The Curupira is a creature from Brazilian culture, specifically Tupi culture, one of the largest indigenous groups in Brazil. Its name derives from the Tupi word kuru’pir meaning “covered in blisters” which fits the Curupira’s physical description: a bright reddish-orange haired creature who can look like a man or a dwarf (the folklore kind) and have “turned back” feet. More modern depictions of the creature retain the turned back feet but have replaced the red/orange body hair for skin (sometimes of a light brown complexion, other times white because of course!)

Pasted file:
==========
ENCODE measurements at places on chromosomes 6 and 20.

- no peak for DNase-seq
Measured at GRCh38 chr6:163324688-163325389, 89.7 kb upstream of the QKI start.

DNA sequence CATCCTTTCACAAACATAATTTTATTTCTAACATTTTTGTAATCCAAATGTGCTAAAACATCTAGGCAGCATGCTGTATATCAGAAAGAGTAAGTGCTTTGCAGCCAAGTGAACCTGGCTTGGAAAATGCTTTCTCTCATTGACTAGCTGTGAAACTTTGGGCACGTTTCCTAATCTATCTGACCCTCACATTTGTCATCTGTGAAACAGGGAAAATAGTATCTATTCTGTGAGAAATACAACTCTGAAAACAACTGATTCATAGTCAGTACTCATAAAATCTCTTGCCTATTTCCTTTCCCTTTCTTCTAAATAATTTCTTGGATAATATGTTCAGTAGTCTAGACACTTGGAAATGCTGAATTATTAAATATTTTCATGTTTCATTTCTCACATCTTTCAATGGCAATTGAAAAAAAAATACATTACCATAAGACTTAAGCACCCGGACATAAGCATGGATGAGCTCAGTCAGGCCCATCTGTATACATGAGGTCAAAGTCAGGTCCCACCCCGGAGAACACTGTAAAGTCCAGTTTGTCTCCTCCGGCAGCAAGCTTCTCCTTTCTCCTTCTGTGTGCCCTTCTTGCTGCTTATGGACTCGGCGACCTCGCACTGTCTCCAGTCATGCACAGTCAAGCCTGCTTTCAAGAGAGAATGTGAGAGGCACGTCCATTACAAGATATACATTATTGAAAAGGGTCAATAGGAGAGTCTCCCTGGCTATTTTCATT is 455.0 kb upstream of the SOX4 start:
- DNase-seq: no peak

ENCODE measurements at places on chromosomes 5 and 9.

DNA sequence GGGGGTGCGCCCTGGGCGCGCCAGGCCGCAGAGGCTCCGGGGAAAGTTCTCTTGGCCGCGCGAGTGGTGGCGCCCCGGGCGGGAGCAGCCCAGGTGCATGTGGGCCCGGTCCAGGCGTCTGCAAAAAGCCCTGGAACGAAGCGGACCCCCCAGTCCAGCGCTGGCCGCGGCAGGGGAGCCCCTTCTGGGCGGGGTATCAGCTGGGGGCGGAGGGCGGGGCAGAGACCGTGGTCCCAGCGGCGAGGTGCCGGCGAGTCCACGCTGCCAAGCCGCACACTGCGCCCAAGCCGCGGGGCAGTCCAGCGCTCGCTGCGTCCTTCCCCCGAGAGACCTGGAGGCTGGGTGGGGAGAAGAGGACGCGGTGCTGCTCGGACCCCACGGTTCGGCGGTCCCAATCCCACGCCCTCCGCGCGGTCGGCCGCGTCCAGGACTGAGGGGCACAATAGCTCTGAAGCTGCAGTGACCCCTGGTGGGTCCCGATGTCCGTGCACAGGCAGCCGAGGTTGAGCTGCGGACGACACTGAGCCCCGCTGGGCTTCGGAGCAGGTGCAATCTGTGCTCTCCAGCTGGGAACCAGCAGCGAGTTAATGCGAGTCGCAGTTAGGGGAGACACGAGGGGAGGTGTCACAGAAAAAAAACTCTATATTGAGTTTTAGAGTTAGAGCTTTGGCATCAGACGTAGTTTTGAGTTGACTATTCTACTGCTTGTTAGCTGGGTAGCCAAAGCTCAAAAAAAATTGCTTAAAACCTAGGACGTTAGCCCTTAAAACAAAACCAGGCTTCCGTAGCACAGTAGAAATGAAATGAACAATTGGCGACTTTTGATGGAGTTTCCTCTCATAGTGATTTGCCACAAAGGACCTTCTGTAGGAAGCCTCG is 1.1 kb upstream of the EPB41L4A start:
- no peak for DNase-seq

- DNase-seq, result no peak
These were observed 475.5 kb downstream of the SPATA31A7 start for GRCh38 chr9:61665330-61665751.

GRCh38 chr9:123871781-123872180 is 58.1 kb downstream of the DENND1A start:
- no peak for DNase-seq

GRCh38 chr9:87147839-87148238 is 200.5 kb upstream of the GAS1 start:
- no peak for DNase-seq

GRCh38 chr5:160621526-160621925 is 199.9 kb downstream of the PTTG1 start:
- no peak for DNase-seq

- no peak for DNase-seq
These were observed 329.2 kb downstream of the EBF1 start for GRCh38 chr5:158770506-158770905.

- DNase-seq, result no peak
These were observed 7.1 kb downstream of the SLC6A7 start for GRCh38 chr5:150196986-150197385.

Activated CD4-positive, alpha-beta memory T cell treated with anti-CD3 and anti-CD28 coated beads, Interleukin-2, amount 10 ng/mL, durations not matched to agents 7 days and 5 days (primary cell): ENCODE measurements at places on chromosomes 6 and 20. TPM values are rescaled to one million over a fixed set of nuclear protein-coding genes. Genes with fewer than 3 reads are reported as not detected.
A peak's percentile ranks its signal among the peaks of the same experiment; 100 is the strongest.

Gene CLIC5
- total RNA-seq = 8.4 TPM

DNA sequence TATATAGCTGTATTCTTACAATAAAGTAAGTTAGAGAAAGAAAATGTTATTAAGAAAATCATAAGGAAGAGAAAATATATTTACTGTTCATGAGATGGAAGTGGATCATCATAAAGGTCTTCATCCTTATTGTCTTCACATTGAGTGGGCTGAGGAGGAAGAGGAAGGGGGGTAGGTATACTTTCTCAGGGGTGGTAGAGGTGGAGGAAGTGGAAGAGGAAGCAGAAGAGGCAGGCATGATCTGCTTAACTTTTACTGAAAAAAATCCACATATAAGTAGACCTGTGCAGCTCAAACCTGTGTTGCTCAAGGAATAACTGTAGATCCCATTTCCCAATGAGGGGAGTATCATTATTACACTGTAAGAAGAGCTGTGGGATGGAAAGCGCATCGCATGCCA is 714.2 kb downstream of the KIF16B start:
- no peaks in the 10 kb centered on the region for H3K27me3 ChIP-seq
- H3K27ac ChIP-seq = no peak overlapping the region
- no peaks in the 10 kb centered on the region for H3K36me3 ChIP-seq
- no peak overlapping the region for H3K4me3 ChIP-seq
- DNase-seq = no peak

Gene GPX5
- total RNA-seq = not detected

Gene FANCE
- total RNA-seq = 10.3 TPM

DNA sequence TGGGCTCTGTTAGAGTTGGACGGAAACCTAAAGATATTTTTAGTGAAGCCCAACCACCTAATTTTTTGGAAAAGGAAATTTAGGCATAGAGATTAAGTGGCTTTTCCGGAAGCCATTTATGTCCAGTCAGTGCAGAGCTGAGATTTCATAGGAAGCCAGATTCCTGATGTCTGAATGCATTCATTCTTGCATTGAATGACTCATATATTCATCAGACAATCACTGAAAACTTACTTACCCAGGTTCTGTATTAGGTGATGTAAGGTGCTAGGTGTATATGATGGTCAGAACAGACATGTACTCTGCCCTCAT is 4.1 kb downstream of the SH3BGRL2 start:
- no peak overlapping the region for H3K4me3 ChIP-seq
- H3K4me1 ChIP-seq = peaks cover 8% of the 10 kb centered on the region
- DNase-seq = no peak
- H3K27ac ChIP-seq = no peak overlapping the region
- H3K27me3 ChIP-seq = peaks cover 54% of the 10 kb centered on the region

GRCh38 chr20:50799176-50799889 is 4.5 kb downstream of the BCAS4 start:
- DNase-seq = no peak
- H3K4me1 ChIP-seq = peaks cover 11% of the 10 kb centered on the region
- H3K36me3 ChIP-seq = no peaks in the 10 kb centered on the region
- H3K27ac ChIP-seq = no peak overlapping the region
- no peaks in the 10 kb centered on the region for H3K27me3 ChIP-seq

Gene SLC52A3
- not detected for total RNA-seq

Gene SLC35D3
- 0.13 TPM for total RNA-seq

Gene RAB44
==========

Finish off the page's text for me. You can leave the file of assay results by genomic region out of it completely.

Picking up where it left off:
Curupiras are said to live in forests and woods, protect the flora and fauna from hunters, and use their backwards feet to leave confusing footprints along with the ability to create illusions and release high-pitched whistles to thwart humans. Likely because of these traits, they have been regarded as demonic.
Although there’s no etymological link (to my knowledge; please correct me if I’m wrong!), the Curupira’s protective nature mirrors that of another Brazilian entity, the Caipora (the word “Caipora” is Tupi for “inhabitant of the forest”.)